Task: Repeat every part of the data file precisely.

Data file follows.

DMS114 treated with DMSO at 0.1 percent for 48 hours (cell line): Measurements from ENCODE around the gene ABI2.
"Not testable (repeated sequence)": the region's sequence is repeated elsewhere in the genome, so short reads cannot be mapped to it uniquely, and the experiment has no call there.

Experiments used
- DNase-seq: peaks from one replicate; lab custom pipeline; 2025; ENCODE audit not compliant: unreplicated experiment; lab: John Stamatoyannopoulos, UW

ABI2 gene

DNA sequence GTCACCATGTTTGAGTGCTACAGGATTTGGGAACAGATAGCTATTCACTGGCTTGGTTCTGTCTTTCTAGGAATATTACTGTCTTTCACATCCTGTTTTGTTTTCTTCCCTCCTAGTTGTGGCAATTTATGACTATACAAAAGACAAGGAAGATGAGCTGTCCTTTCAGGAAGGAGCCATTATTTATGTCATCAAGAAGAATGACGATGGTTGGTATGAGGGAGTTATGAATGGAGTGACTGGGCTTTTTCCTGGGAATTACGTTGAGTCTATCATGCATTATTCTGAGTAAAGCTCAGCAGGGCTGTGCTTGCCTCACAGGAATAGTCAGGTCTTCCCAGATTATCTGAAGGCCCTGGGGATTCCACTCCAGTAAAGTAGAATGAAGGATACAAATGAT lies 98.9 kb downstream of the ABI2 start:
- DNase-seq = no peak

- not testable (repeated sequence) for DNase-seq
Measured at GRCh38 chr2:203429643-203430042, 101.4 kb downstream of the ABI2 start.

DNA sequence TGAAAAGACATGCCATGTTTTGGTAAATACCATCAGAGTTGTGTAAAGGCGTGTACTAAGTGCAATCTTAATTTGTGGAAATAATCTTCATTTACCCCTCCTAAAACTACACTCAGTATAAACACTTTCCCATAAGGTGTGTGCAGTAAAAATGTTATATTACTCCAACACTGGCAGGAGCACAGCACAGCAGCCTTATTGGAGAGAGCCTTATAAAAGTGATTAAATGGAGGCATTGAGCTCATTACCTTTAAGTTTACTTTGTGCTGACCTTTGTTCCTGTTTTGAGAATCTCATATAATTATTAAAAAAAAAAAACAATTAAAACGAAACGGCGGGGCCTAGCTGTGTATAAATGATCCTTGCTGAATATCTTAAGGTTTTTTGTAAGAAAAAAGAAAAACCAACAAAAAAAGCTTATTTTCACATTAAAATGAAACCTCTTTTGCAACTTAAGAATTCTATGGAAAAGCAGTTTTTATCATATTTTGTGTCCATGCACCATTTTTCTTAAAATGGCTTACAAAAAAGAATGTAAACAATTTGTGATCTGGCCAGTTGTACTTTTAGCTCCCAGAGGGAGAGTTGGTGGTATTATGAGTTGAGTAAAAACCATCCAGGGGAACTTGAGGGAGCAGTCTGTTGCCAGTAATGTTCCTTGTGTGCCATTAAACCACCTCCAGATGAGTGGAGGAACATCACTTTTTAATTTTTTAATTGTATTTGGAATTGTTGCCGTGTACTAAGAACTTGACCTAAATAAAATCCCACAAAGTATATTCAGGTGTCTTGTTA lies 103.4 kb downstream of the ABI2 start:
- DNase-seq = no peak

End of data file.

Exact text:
DMS114 treated with DMSO at 0.1 percent for 48 hours (cell line): Measurements from ENCODE around the gene ABI2.
"Not testable (repeated sequence)": the region's sequence is repeated elsewhere in the genome, so short reads cannot be mapped to it uniquely, and the experiment has no call there.

Experiments used
- DNase-seq: peaks from one replicate; lab custom pipeline; 2025; ENCODE audit not compliant: unreplicated experiment; lab: John Stamatoyannopoulos, UW

ABI2 gene

DNA sequence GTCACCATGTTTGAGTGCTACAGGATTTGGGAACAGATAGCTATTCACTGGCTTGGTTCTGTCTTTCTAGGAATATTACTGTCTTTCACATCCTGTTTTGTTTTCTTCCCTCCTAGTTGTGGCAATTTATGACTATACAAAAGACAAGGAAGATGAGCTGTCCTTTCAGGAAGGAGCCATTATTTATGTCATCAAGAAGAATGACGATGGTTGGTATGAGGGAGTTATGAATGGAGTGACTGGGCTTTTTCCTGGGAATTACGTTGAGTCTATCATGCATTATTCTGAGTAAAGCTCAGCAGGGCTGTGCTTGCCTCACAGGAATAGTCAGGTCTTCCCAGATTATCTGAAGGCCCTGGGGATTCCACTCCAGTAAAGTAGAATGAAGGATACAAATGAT lies 98.9 kb downstream of the ABI2 start:
- DNase-seq = no peak

- not testable (repeated sequence) for DNase-seq
Measured at GRCh38 chr2:203429643-203430042, 101.4 kb downstream of the ABI2 start.

DNA sequence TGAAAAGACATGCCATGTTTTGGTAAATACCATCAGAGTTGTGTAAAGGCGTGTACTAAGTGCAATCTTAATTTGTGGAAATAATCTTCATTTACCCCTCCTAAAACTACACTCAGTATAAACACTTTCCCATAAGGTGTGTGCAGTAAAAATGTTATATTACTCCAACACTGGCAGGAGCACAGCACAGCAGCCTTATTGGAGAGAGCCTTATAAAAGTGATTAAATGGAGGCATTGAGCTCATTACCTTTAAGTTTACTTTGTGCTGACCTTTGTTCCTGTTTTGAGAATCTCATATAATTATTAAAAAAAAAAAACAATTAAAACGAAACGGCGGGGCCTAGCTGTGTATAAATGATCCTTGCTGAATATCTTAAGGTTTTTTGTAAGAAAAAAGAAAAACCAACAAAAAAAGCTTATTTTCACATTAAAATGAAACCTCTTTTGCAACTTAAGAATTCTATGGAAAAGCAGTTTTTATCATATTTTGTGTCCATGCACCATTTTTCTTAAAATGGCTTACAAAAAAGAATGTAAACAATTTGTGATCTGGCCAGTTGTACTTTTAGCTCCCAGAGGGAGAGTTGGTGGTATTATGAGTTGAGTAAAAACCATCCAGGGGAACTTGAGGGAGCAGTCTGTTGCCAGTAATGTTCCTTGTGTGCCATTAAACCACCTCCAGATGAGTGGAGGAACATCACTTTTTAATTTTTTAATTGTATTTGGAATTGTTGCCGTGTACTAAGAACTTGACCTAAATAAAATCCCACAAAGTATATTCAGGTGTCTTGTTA lies 103.4 kb downstream of the ABI2 start:
- DNase-seq = no peak